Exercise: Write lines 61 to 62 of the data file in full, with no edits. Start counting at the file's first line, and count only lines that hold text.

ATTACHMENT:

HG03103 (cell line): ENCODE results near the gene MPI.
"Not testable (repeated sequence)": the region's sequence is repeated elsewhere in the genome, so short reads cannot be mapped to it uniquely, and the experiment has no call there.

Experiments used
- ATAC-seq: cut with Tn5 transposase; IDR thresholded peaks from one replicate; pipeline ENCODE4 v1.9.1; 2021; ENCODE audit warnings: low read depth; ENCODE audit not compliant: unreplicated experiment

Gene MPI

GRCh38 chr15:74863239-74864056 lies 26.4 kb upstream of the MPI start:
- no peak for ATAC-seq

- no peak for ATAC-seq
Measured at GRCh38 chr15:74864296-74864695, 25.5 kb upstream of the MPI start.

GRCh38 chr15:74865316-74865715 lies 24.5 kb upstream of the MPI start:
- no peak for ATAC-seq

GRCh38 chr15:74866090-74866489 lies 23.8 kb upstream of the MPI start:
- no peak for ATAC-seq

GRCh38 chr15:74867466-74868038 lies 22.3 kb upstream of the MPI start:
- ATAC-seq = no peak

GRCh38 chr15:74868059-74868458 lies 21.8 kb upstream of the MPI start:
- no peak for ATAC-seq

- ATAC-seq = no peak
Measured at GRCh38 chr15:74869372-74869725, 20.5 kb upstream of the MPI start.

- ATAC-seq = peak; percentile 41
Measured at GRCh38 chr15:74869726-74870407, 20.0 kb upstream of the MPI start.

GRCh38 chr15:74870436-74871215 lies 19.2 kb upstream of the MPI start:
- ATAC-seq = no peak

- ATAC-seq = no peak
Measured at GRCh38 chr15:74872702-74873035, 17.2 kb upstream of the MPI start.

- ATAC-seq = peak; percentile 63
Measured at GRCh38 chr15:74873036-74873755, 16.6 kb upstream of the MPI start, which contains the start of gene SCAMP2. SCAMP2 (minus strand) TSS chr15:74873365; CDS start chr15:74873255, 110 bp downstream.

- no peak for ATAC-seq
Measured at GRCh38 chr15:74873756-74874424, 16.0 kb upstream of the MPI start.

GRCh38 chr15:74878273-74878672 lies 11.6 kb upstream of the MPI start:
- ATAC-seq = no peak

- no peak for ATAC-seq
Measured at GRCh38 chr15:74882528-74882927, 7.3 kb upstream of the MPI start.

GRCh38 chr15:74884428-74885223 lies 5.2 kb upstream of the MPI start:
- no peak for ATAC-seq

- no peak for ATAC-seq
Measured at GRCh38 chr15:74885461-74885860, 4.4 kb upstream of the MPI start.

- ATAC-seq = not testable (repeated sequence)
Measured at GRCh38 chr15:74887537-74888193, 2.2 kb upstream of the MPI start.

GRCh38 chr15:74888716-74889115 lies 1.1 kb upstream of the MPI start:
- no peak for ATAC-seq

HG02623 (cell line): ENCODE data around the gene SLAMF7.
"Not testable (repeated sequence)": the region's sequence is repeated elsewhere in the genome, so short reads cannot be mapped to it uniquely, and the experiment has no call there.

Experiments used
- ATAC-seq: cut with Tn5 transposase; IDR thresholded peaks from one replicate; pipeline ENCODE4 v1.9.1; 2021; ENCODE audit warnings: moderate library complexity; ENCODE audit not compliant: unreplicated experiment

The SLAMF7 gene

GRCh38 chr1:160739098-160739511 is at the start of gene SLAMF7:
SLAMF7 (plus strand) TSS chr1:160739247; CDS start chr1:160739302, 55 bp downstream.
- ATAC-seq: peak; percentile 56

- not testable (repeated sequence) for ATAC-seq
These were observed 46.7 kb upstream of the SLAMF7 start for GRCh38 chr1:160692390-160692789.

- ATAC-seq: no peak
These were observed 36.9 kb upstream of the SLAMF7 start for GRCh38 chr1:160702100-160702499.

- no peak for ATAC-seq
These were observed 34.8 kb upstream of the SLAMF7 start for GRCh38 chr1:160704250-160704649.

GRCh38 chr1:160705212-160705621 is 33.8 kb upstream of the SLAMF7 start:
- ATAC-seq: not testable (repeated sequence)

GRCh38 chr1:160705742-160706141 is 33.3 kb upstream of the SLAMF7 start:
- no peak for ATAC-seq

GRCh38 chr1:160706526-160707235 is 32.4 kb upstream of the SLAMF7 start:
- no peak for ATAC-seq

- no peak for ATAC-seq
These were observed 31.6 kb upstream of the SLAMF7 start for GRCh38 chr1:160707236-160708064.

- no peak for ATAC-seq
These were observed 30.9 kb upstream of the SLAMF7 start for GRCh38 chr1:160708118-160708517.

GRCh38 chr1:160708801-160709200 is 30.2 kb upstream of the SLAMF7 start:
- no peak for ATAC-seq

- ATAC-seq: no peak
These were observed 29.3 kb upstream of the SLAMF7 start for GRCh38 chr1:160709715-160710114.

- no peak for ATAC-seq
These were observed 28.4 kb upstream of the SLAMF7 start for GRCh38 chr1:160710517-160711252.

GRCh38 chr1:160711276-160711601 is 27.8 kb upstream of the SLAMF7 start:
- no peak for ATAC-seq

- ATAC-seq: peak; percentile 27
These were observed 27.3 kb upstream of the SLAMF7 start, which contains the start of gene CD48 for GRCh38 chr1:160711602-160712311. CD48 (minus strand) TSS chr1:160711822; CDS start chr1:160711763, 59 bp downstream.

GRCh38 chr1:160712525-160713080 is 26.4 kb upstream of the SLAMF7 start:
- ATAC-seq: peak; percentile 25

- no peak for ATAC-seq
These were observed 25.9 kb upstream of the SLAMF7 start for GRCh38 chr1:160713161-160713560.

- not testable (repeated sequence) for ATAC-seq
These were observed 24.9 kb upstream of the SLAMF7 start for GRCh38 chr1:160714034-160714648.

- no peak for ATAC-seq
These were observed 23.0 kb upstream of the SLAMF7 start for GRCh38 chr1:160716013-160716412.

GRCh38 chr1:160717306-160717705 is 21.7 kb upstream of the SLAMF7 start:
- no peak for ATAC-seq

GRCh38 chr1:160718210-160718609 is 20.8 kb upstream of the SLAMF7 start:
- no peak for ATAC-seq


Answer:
- no peak for ATAC-seq

- no peak for ATAC-seq